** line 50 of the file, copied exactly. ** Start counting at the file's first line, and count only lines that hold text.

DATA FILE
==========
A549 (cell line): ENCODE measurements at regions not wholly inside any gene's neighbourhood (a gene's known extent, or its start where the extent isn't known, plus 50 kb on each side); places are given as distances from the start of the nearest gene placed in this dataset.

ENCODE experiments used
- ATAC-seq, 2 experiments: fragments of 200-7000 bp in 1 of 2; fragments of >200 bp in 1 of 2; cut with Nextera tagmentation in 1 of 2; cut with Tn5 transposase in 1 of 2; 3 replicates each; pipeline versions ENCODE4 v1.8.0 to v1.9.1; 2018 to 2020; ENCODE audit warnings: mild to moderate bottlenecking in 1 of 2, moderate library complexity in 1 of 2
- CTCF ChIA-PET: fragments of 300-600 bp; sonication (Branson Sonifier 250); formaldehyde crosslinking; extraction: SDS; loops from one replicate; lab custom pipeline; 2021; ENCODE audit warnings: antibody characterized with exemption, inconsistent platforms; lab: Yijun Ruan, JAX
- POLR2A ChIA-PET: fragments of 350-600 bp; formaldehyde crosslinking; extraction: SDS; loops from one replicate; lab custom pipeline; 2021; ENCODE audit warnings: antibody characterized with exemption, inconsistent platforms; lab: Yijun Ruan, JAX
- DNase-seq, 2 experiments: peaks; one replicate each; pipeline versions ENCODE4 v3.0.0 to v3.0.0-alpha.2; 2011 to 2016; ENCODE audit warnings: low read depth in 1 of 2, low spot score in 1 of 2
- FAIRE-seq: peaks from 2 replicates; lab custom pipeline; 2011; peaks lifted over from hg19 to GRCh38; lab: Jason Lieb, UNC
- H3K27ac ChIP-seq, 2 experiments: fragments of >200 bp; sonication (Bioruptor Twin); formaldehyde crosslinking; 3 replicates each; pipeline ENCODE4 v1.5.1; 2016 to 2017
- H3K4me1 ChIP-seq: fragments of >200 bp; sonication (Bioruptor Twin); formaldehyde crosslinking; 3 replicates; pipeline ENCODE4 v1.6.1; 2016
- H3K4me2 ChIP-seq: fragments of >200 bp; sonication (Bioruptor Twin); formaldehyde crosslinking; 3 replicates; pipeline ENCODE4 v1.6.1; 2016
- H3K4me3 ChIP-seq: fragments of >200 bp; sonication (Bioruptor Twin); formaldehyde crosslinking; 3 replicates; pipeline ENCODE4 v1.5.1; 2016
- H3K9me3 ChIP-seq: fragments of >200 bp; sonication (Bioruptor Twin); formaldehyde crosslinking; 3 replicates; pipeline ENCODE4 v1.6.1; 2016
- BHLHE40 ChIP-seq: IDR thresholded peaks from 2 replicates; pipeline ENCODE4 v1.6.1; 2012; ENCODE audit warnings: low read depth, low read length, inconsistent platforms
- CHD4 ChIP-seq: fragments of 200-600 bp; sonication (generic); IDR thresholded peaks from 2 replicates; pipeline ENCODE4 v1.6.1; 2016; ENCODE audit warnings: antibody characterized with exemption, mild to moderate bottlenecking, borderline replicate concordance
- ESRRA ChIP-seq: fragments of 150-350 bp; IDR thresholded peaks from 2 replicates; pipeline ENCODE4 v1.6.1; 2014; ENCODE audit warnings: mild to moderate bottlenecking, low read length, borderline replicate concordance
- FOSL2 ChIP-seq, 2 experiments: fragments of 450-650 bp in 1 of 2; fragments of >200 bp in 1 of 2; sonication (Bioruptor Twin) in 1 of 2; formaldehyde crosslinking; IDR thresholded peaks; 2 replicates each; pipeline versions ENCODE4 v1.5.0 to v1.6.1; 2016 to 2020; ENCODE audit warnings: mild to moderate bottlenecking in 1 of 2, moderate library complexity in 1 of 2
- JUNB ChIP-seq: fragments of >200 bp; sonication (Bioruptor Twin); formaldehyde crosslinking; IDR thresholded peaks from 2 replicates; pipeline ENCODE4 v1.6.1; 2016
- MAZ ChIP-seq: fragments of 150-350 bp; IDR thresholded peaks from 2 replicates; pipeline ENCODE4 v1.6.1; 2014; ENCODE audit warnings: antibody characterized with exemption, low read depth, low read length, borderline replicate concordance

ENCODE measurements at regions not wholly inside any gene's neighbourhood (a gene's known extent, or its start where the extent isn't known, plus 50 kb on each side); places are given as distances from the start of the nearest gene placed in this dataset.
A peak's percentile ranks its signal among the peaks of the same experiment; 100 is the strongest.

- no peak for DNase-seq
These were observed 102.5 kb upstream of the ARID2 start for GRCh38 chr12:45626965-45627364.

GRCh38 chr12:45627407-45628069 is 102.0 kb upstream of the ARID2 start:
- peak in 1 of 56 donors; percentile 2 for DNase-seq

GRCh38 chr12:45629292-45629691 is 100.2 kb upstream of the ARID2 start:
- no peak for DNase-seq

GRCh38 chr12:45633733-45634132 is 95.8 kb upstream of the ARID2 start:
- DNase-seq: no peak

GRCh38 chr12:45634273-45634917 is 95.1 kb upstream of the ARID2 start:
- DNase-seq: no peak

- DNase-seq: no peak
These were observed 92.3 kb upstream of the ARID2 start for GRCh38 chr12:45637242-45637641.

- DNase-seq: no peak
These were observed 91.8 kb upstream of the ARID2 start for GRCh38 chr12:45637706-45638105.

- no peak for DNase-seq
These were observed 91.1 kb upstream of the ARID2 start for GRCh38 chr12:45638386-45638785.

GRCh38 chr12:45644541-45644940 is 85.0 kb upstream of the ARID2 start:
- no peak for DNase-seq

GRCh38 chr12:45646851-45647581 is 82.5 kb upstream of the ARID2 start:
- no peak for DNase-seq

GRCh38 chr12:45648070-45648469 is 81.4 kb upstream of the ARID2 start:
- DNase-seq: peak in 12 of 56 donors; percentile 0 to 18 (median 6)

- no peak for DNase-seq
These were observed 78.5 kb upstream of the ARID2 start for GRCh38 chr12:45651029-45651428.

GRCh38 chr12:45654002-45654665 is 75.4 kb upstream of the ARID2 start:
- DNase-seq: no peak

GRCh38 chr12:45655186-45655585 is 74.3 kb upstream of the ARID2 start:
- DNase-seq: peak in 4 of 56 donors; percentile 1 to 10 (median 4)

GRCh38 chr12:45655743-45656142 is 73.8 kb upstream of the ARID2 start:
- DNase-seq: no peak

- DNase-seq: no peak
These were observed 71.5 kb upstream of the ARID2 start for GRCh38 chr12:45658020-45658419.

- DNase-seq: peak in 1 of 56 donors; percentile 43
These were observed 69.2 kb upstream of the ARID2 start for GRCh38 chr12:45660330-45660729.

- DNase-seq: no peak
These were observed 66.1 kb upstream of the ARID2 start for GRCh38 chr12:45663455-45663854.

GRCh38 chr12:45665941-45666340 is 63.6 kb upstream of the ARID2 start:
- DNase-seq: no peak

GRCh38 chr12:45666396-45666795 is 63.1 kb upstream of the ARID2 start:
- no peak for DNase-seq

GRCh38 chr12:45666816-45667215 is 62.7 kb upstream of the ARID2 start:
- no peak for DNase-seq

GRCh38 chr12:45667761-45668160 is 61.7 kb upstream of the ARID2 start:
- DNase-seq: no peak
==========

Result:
- DNase-seq: no peak